This proximity to power is key, believes Hill, who says that millennials thrive when they are close to the action. “It is easier to recruit and retain millennials for those positions that are actively engaged with the mission and where there is a direct link to outcomes. The harder case to make is for someone to go into HR or IT or acquisitions where you are clearly supporting the mission, but are further away from the ‘energy' on the actual frontline,” she says. “We need to ensure that people who are not directly connected are still feeling engaged with the mission and with positive citizen outcomes.
Making an impact - US style
The sheer breadth of the US government - federal, state and local - affords young people many options when it comes to choosing a starting point for their career. But Hill believes that, irrespective of their choice, making the biggest impact is dependent on the recognition that government can't do everything. “The most important places to focus our funding, energy and time are those in which the government plays a key role, and where the private sector may fall short,” she says.
“Take clinical trials, for example. There are four phases in these trials, and the private sector typically won't invest in the first two phases because of the high rate of failure in these early stages. This is where government can step in. Even though phase 1 and 2 trials may fail, they still provide us with vital knowledge about which drugs and treatments don't work. This allows us to redirect our attention and funding elsewhere. There would be a major gap if not for government funding of these early trials.”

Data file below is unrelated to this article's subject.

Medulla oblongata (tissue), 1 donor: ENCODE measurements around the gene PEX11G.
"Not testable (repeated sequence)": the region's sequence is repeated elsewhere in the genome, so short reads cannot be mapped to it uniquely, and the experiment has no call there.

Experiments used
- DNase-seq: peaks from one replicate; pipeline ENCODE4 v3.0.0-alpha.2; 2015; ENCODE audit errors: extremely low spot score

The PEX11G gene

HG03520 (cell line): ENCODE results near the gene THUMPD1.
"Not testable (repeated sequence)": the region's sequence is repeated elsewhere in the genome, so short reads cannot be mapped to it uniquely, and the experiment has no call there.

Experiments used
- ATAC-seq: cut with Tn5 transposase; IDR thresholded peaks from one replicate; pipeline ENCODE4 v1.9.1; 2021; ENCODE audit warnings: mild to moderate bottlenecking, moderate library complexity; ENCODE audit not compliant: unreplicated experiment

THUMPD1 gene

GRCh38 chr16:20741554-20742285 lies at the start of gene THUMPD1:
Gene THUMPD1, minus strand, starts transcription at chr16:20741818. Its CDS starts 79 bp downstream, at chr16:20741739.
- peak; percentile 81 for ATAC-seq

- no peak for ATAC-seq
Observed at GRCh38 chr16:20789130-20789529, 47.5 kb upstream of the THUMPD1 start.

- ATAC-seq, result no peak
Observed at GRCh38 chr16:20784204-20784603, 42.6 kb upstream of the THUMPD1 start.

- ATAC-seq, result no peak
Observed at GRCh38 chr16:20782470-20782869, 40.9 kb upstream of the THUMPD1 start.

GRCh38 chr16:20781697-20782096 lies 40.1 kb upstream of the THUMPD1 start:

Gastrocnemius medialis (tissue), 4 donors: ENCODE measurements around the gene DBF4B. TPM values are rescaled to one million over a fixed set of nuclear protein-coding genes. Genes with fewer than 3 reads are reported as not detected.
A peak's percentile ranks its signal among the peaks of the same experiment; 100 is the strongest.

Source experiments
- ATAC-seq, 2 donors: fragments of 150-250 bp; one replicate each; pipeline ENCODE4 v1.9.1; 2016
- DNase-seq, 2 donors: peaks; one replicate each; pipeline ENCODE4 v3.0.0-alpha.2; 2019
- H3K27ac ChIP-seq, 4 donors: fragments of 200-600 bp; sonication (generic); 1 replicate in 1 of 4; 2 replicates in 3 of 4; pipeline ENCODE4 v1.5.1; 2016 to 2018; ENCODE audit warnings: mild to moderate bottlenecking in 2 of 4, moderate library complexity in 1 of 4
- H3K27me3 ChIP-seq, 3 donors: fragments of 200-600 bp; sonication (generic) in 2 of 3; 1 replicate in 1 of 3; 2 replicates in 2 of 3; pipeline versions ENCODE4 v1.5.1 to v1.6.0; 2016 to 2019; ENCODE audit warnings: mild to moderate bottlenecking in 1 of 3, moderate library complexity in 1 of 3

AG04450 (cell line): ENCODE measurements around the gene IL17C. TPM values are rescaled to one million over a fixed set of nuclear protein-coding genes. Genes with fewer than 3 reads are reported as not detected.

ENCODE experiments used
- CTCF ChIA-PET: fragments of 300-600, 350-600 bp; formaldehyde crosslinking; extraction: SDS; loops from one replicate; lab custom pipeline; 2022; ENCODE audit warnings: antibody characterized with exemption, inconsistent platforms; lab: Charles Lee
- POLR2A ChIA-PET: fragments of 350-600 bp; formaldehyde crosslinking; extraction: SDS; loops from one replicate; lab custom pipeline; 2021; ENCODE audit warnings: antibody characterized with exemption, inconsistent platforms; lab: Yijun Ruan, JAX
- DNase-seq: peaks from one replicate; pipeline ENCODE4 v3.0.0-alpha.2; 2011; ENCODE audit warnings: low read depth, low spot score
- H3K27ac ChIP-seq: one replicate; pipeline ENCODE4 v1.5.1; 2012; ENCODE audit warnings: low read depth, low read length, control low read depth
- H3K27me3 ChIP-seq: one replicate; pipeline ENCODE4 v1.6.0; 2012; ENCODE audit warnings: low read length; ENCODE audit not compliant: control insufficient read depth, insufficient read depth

One issue that does deserve a reset, though, is the reluctance to innovate or take risks - for fear of the media opprobrium that would follow. “We can pilot programmes and work with citizens to come up with unique solutions, but what impedes our effectiveness is that even a small failure can hit the front page and draw a lot of negative attention to both people and programmes. This makes for a very risk-averse culture,” she says. “Government is afraid of failing publicly - and rightfully so, after what has been said about public servants in the media. It will take a lot of work to improve this culture of risk aversion.”
Despite this, there are real examples of young leaders making a difference. Hill singles out Andrew Rabens, a Department of State employee who in 2013 won a Samuel Heyman Service to America Medal. “He received this award because of his success in leading an initiative to engage young leaders in the Middle East and North Africa,” she explains. “He brought young leaders from a variety of countries together, including those we don't have easy diplomatic relations with, to focus on leadership development and communications training, enabling them to learn about democratic systems of government.”
Rabens' early success signals that he possesses in abundance those key traits that young people bring to the table. Two of these - persistence and volunteer energy - are particularly important, says Hill. “Often in government we might feel it moves too slowly or you encounter resistance to new ideas and change,” she admits. “If someone brings persistence to their job they are going to find ways around these challenges and be creative with solutions to problems. And bringing volunteer energy makes you stand out from the crowd. People who enthusiastically volunteer to take on projects when no-one else steps forward are people who will open up opportunities for themselves and who will make great strides in their professional lives. In this way, young people are making real impact through their careers in government.”